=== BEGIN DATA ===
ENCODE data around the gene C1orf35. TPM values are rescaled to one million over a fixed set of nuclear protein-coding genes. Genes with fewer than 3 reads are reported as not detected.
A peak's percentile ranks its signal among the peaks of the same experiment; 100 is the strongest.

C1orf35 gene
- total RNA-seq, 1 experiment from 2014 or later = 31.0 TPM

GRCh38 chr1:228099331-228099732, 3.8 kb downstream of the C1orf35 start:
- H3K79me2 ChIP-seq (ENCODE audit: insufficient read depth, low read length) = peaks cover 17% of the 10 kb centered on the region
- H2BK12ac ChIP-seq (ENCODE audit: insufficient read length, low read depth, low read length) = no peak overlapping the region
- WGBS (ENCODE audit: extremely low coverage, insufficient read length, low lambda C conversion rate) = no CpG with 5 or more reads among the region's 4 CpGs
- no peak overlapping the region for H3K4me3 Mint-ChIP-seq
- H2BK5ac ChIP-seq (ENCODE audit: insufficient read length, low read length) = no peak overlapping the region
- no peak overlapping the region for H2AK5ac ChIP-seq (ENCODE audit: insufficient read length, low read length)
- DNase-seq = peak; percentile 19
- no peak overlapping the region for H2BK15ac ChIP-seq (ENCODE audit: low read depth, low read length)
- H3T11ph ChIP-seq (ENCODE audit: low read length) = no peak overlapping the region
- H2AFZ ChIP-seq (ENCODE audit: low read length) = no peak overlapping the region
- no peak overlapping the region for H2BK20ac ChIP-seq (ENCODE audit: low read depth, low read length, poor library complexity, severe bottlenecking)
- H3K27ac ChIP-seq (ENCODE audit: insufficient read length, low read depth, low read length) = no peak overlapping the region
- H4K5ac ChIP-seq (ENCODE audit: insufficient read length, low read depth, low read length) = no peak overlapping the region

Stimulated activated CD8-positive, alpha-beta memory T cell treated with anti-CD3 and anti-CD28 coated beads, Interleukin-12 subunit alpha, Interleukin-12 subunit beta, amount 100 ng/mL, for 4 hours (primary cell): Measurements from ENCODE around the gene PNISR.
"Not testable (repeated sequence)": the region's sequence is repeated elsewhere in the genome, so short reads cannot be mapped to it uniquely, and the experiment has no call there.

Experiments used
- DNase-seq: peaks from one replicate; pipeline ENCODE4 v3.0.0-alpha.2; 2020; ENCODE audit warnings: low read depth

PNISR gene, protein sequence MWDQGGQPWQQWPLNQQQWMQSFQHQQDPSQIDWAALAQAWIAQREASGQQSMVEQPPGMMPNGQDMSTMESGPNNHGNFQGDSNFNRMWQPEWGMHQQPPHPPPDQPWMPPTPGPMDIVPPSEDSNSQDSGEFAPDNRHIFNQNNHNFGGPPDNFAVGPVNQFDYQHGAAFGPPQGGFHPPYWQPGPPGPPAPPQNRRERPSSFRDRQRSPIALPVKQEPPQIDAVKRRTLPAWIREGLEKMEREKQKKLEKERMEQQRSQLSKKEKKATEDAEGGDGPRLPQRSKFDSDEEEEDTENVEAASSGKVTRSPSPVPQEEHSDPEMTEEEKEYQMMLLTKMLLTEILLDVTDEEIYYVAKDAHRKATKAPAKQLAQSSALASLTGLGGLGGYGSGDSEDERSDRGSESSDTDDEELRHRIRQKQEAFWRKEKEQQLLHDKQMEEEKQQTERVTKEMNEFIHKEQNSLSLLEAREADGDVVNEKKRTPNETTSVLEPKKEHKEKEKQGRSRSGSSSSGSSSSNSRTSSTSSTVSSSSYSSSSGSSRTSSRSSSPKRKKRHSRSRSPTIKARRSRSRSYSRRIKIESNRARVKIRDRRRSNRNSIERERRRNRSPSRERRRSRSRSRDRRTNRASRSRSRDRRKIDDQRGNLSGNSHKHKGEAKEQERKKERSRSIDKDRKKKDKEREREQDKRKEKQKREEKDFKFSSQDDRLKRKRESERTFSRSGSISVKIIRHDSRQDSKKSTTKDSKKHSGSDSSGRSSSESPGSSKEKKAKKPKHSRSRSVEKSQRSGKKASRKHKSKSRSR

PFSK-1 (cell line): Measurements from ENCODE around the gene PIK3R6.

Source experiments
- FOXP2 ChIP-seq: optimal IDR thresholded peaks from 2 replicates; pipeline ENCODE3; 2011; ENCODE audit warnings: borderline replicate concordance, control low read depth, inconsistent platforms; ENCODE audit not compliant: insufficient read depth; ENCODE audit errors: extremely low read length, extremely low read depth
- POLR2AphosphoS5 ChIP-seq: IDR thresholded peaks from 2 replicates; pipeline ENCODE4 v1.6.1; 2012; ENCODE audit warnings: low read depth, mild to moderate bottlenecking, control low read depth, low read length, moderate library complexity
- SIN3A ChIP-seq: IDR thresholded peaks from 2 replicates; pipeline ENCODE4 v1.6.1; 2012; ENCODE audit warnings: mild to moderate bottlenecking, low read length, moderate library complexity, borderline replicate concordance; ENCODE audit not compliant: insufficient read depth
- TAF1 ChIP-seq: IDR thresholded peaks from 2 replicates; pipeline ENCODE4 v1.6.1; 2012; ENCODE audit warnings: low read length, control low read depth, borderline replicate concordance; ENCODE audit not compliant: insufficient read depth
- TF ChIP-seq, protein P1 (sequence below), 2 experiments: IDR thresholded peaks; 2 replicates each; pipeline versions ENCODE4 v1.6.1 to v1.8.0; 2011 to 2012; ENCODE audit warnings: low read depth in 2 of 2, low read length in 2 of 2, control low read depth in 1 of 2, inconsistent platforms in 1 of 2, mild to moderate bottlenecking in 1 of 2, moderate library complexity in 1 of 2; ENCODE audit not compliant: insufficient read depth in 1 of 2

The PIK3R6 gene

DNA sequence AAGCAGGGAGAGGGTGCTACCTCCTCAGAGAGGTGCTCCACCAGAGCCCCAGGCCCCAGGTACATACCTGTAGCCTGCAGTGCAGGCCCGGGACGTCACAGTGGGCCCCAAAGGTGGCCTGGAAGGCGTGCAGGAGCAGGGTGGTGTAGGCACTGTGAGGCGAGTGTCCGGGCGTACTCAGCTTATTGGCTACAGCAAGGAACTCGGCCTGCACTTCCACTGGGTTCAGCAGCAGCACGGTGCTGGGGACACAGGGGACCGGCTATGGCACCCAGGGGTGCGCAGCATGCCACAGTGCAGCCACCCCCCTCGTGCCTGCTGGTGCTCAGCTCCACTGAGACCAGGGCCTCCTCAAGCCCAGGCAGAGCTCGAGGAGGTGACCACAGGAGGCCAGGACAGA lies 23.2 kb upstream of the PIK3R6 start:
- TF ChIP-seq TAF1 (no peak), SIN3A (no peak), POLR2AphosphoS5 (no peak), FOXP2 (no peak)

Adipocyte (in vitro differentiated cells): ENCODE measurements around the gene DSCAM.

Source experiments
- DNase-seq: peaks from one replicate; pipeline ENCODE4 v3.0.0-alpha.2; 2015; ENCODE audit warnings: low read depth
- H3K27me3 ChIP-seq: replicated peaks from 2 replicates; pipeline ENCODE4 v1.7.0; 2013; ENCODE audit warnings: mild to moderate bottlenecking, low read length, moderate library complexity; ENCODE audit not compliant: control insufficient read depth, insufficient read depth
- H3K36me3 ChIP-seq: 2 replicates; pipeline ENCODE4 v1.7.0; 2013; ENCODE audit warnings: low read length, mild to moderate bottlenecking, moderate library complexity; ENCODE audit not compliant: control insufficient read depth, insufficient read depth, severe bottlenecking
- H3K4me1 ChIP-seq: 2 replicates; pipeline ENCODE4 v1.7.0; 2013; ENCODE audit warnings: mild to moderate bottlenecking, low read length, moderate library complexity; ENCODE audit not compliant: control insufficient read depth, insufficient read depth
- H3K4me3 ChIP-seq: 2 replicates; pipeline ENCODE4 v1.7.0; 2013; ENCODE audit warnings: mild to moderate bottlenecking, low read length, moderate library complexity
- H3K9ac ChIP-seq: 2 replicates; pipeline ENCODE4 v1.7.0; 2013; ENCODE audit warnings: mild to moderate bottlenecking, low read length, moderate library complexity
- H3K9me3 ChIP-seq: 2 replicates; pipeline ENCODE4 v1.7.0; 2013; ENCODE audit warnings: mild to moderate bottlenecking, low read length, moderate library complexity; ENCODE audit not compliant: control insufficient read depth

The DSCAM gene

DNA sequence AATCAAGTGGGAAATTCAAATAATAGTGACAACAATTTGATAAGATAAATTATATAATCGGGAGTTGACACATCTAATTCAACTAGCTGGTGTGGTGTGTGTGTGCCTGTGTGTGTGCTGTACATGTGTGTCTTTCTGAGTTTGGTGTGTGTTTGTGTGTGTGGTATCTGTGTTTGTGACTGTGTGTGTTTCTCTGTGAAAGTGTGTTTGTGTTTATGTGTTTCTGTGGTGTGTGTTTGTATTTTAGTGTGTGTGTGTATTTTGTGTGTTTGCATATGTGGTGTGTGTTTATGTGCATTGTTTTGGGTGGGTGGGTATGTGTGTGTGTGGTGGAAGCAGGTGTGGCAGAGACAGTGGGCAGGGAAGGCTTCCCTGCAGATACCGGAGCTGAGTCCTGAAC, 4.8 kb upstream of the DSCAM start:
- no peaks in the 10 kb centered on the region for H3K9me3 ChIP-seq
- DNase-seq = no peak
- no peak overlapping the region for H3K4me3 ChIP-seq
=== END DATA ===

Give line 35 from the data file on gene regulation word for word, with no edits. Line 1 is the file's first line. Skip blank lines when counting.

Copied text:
Source experiments